Ro 8:30 “And those he predestined, he also called; those he called, he also justified; those he justified, he also glorified”.

Take note of these from Ro 8: 30:

  1. “Those he predestined” refers to all men, since it it the will of God that all men will share in his glory.

  2. “those he called” are all who hear the message of the gospel of Kingdom.

  3. “those he justified” are those who accept the sacrifice of Christ as the only way that their sins can be washed, and who go on further in obedience to be baptised in water.

  4. “he also glorified” are those who under the indwelling influence of the Holy Spirit, live their lives in service to the Lord, again in obedience to his own commands us to how he should be served. This is the most crucial part of the life of Christianity, and is what will really determine our portion in the inheritance.

     

Here we see a gradual narrowing down to those who will finally receive the promise of inheritance of the Kingdom. Glorification is a reward for our works of service done while in the body. Paul says that it is the people he has won for the Lord which he will glory in before Christ on that day. This is the work he will present before Christ to be glorified.

 

2 Co 5:10 “For we must all appear before the judgement seat of Christ, that each one may receive what is due to him for the things done while in the body, whether good or bad”.

 

1 The 2:19-20 “For what is our hope, our joy, or the crown in which we will glory in the presence of our Lord Jesus Christ when he comes? Is it not you? (20) Indeed, you are our glory and joy”.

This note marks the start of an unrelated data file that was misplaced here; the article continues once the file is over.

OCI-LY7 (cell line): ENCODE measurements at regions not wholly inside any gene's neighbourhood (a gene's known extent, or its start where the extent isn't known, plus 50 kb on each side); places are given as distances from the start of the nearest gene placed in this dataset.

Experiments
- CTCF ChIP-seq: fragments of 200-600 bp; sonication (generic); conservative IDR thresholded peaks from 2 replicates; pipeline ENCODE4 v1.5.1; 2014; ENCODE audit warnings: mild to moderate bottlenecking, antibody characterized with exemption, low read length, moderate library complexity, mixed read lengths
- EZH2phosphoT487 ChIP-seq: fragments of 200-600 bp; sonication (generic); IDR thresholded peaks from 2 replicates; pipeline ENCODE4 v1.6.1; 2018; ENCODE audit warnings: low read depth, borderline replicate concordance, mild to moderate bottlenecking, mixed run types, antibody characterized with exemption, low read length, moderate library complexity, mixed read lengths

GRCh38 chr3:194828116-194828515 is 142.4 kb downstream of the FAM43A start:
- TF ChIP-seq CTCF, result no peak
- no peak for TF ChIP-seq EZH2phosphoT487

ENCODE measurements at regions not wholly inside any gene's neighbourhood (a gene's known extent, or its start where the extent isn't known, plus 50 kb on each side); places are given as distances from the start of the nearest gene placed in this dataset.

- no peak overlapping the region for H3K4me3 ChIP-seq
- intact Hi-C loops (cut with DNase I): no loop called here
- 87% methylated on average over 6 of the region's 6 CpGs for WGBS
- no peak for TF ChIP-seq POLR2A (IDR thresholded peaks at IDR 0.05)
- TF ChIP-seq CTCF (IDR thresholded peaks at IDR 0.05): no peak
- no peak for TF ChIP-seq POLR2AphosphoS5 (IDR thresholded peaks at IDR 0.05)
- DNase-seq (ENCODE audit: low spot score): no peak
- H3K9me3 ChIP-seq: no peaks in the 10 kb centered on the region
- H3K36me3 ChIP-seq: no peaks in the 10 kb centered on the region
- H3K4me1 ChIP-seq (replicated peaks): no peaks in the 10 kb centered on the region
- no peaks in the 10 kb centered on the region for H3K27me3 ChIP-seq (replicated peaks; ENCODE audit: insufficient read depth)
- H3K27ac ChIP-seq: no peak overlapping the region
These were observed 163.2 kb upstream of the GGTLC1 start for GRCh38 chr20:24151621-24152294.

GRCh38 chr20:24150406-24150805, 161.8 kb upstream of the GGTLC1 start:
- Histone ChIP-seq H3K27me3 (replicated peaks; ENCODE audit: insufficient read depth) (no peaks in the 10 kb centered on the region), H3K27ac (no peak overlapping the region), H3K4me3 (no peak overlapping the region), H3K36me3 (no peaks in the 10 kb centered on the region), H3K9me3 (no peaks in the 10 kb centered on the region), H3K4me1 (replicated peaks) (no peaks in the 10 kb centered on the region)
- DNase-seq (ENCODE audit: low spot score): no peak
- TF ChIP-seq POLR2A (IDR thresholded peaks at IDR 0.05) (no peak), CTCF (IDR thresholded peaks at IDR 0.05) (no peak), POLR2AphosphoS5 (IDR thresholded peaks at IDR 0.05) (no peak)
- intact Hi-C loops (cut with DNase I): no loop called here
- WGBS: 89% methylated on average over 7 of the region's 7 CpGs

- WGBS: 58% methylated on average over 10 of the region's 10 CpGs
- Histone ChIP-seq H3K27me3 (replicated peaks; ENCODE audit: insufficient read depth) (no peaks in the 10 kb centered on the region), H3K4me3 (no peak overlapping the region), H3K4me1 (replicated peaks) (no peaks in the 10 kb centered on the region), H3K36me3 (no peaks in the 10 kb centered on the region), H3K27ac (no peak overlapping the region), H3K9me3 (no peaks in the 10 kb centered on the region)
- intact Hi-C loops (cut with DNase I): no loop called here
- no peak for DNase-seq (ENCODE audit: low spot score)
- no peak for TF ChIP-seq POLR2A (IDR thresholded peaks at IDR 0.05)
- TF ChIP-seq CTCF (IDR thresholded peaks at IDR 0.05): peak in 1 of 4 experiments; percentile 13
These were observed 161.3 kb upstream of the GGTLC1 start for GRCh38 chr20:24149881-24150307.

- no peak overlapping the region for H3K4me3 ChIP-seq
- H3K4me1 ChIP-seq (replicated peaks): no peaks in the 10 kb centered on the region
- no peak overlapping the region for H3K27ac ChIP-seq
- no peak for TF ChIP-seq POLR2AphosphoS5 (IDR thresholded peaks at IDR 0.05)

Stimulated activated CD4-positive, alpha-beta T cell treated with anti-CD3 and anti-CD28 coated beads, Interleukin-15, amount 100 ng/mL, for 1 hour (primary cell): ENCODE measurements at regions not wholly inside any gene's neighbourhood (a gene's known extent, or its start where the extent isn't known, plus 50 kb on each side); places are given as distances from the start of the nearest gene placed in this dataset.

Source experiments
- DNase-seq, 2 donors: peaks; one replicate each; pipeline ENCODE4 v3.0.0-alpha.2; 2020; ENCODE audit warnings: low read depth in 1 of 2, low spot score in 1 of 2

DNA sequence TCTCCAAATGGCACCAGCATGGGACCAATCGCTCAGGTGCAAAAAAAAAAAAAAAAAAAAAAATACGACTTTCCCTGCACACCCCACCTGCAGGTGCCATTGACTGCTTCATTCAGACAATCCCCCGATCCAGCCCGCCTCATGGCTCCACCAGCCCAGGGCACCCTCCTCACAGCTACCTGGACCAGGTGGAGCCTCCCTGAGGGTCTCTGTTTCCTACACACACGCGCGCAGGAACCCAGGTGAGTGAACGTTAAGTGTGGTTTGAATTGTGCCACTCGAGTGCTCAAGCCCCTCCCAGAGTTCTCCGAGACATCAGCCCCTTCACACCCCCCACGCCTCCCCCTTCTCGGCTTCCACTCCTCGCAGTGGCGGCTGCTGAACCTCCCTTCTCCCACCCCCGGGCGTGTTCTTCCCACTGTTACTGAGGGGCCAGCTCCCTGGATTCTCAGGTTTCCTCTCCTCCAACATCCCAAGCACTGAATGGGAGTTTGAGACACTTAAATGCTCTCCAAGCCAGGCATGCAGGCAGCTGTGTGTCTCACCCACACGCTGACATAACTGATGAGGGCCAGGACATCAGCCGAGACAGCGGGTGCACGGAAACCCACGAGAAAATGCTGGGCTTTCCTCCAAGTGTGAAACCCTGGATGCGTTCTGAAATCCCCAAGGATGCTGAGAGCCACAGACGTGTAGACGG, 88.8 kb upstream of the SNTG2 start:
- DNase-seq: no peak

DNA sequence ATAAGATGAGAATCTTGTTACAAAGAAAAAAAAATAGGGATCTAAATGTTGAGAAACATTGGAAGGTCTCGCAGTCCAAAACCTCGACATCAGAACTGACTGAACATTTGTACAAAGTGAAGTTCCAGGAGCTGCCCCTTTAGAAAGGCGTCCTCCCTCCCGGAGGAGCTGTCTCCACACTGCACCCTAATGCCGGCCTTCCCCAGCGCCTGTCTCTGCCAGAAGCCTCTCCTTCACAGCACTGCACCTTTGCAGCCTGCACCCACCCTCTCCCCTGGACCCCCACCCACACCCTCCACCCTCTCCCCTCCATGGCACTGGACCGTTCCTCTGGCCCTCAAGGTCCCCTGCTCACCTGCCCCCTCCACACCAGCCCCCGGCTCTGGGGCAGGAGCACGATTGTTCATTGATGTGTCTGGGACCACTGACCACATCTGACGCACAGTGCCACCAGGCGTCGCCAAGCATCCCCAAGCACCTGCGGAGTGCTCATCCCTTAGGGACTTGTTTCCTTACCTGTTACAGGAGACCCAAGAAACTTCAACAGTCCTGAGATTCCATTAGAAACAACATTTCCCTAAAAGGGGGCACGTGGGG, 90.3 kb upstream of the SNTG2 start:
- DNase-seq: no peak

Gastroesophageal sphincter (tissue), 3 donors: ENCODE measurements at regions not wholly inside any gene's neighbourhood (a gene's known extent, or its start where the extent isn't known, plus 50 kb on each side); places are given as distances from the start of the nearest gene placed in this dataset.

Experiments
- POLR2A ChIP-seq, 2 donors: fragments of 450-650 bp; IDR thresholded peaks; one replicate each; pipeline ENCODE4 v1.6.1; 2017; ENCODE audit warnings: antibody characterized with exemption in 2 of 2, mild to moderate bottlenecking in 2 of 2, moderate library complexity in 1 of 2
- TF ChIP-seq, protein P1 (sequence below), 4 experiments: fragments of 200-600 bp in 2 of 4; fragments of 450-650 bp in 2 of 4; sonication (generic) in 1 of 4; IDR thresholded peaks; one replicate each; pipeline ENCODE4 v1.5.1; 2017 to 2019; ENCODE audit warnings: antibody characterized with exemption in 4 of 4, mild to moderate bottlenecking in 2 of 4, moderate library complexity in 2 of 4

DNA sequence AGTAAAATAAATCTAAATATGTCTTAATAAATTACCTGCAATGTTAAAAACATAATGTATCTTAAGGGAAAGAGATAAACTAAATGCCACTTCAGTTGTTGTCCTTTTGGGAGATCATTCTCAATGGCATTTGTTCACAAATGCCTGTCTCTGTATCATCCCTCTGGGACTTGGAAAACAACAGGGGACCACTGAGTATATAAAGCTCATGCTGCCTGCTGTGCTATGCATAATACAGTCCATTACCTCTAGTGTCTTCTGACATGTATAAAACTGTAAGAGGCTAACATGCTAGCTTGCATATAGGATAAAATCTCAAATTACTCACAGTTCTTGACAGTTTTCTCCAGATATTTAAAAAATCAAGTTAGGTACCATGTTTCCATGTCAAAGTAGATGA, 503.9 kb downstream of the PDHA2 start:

Da 12:3 “Those who are wise will shine like the brightness of the heavens, and those who lead many to righteousness, like the starts for ever.”

 

1 Co 3:12-15 “If any man builds on this foundation using gold, silver, costly stones, wood, hay or straw, his work will be shown for what it is, because the Day will bring it to light. It will be revealed with fire and the fire will test the quality of each man’s work. If what he has built survives, he will receive his reward. If it is burned up, he will suffer loss; he himself will be saved, but only as one escaping through the flames”.

 

Rev 2:7 “He who has an ear, let him hear what the Spirit says to the churches. To him who overcomes, I will give the right to eat from the tree of life, which is in the paradise of God.”

 

This tree of life is the same tree that was in the garden of Eden. God would have given it to man if he had passed the test, and would have elevated him to share in His glory as the King of all the earth and everything in it. Glory is what the gospel has been all about. No doubt the early apostles laid down everything just for that glory. They put no confidence in the flesh, and considered suffering for the course of the kingdom as the norm, not the exception.

 

Ro 2:7-8 “To those who by persistence in doing good seek glory, honour and immortality, he will give eternal life. But for those who are self-seeking and who reject the truth and follow evil, there will be wrath and anger.”

 

Ph 3:7-11 “But whatever was to my profit I now consider loss for the sake of Christ. (8) What is more, I consider everything a loss compared to the surpassing greatness of knowing Christ Jesus my Lord, for whose sake I have lost all things. I consider them rubbish, that I may gain Christ (9) and be found in him, not having a righteousness of my own that comes from the law, but that which is through faith in Christ – the righteousness that comes from God and is by faith. (10) I want to know Christ and the power of his resurrection and the fellowship of sharing in his sufferings becoming like him in his death, (11) and so somehow, to attain to the resurrection from the dead”.